SoundtrackEdit

The film uses various songs from the original play, where the music has been recreated by the musician trio Shankar-Ehsaan-Loy. Some new songs have also been created to feature in the film. The song "Dil Ki Tapish" is based on the Keeravani raga.[17]

No.TitleLyricsMusicSinger(s)Length
1."Yaar Illahi - Qawwali"Sameer SamantShankar–Ehsaan–LoyArshad Muhammad, Divya Kumar, Arijit Singh and Chorus6:00
2."Sur Niragas Ho"Mangesh KanganeShankar–Ehsaan–LoyShankar Mahadevan, Anandi Joshi and Chorus5:39
3."Dil Ki Tapish"Sameer SamantShankar–Ehsaan–LoyRahul Deshpande, Ankita Joshi2:36
4."Aruni Kirani"Sameer SamantShankar–Ehsaan–LoyMahesh Kale3:59
5."Bhola Bhandari"Mangesh KanganeShankar–Ehsaan–LoyArijit Singh, Shivam Mahadevan and Chorus3:30
6."Din Gele "Purushottam DarvhekarJitendra AbhishekiShankar Mahadevan1:06
7."Ghei Chhand Makarand I"Purushottam DarvhekarJitendra AbhishekiShankar Mahadevan3:20
8."Ghei Chhand Makarand II "Purushottam DarvhekarJitendra AbhishekiRahul Deshpande2:54
9."Katyar Kaljat Ghusali Theme Song" – Shankar–Ehsaan–LoyInstrumental3:09
10."Lagi Karejwa Katar "Purushottam DarvhekarJitendra AbhishekiJitendra Abhisheki4:31
11."Man Mandira I"Mandar CholkarShankar–Ehsaan–LoyShankar Mahadevan4:39
12."Man Mandira II"Mandar CholkarShankar–Ehsaan–LoyShivam Mahadevan2:42
13."Muralidhar Shyam "Purushottam DarvhekarJitendra AbhishekiShankar Mahadevan0:43
14."Sur Se Saji"Prakash Kapadia, Sameer SamantShankar–Ehsaan–LoyRahul Deshpande2:45
15."Surat Piya Ki "Purushottam DarvhekarJitendra AbhishekiRahul Deshpande, Mahesh Kale3:16
16."Tarana" – Shankar–Ehsaan–LoyMahesh Kale, Savani Shende and Chorus1:32
17."Tejonidhi Lohagol "Purushottam DarvhekarJitendra AbhishekiShankar Mahadevan4:22
Total length:56:43

  – Music recreated by Shankar–Ehsaan–Loy

Release and receptionEdit

The film was released in the Indian states of Maharashtra, Karnataka, Telangana, Goa, Gujarat, and Madhya Pradesh, and internationally in cities including San Francisco, Dallas, and New Jersey, on 12 November, as well as Orlando on 13 December. The film had English subtitles, and was shown on 220 screens showing 3,500 shows. After continued positive responses in the 2nd week, the number of screenings was increased to 300, showing 3,900 shows across India. The film is distributed by Essel Vision.[16][18] The film was released in Dubai as a special screening on 18 December 2015 and received tremendous response from UAE public.It also became the first ever Marathi movie to release in Bahrain, Australia and Japan as a special screening on 8 January 2016, 31 January 2016 and 5 March 2016 and received very good response from the viewers. Film was screened in Australia in all the major cities including Melbourne, Brisbane, Adelaide, Perth and Canberra. It was screened in Japan at Aeon Cinema in the Tokyo suburb of Myoden.[19]

ABP Majha gave 4 out of 5 stars and declared the film "a rich masterpiece".[20] Pune Mirror gave 4 out of 5 stars and calling it "a well-packaged and culturally significant entertainment for the new generation".[21] The Maharashtra Times rated it 4 out of 5.[22] The Times of India gave 4 out of 5 stars.[23]

The film collected over 8 crore (US$1.2 million) in the first week of its release.[16][18]

AwardsEdit

See alsoEdit

ReferencesEdit

  1. ^ "With Sairat, Marathi cinema flies high on box office, appreciation". The Indian Express. 23 May 2016. 
  2. ^ "Indian Panorama selection of Feature & Non-Feature Films for 46th International Film Festival of India, 2015" (PDF) (Press release). International Film Festival of India. p. 2. Retrieved 11 November 2015.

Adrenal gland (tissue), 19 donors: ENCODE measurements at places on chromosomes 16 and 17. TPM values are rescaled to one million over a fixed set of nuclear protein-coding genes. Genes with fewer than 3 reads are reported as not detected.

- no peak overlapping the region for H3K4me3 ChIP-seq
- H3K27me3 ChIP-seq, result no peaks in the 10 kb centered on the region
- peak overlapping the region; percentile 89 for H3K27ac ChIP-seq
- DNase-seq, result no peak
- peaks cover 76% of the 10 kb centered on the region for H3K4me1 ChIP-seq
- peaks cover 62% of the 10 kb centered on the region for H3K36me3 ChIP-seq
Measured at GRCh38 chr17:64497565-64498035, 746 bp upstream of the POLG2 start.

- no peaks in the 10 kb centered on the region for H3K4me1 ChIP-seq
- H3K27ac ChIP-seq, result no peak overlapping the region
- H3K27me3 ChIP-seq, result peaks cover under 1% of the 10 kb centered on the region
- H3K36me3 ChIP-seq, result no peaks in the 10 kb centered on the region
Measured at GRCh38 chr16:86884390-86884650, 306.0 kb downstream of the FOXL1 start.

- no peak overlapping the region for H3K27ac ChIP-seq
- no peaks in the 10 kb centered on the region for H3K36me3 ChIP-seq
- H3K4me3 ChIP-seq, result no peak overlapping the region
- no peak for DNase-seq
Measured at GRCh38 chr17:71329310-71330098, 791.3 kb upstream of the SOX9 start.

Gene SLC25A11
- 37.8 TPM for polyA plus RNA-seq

3. ^ "Marathi film 'Katyar Kaljat Ghusli' in race for Unesco's Fellini medal". The Times of India. 19 November 2015. Retrieved 16 December 2015. 
  4. ^ Mathur, Barkha (1 September 2012). "Magic of 'Katyar Kaljat Ghusli' recreated". The Times of India. Retrieved 11 November 2015. 
  5. ^ Bhanage, Mihir (21 January 2014). "Subodh and Mrunmayee in Katyar Kaljat Ghusli". The Times of India. Retrieved 11 November 2015. 
  6. ^ Mandpe, Asha (6 June 2010). "Four decades later Katyar Kaljat Ghusali is re-staged". Mumbai Mirror. Retrieved 12 November 2015. 
  7. ^ Khan, Atif (1 November 2015). "New stage, same devotion". The Hindu. Retrieved 11 November 2015. 
  8. ^ K., Pradeep (2 September 2015). "Shankar's new role". The Hindu. Kochi. Retrieved 11 November 2015. 
  9. ^ "I will sing till my last breath: Shankar Mahadevan". The Times of India. Mumbai. 8 November 2015. Retrieved 11 November 2015. 
  10. ^ "Shankar Mahadevan and Subodh Bhave debut together". The Times of India. Mumbai. 31 August 2015. Retrieved 11 November 2015. 
  11. ^ Lakshmi, V. (2 September 2015). "Shankar Mahadevan attended workshops for his acting debut". The Times of India. Retrieved 11 November 2015. 
  12. ^ a b Sen, Debarati S. (7 October 2015). "Meena Kumari trained me in Urdu". The Times of India. Retrieved 11 November 2015. 
  13. ^ Deshmukh, Gayatri (28 January 2014). "Amruta bags a role in Katyar Kaljat Ghusli". The Times of India. Retrieved 11 November 2015. 
  14. ^ "'कट्यार काळजात घुसली' चित्रपटाच्या शिरपेचात मानाचा तुरा" [A feather in the cap for "Katyar Kaljat Ghusali"]. Loksatta (in Marathi). The Indian Express. 3 November 2015. Retrieved 11 November 2015. 
  15. ^ Bhanage, Mihir (26 January 2014). "After Black and Saawariya, Prakash Kapadia writes screenplay for a Marathi film". The Times of India. Mumbai. Retrieved 15 November 2015. 
  16. ^ a b c "प्रत्येकी सात कोटींचा गल्ला." [Seven crore each]. Loksatta (in Marathi). 21 November 2015. Retrieved 30 November 2015. 
  17. ^ Karthik Srinivasan (17 October 2015). "Hitman". The Hindu. Retrieved 30 November 2015. 
  18. ^ a b Deshmukh, Smita (21 November 2015). "Amid Salman Khan's PRDP blitzkrieg, marathi film Katyar Kaljat Ghusli makes its mark in multiplexes". Firstpost. Retrieved 16 December 2015. 
  19. ^ http://www.japantimes.co.jp/culture/2016/04/06/films/tokyo-talkies-seeks-broaden-exposure-indian-films/#.VwZ-3_l97IV
  20. ^ Bhandari, Amit (12 November 2015). "Film Review: Katyar Kaljat Ghusali". ABP Majha. Retrieved 16 December 2015. 
  21. ^ Matkari, Ganesh (14 November 2015). "Film Reviews: A melodious treat". Pune Mirror. Retrieved 16 December 2015. 
  22. ^ Pote, Saumitra (12 November 2015). "कट्यार काळजात घुसली" [Katyar Kaljat Ghusali]. Maharashtra Times (in Marathi). Retrieved 16 December 2015. 
  23. ^ Bhanage, Mihir (13 November 2015). "Katyar Kaljat Ghusli Movie Review". The Times of India. Retrieved 16 December 2015. 
  24. ^ "63rd National Film Awards" (PDF). Directorate of Film Festivals. 28 March 2016. Retrieved 28 March 2016. 

External linksEdit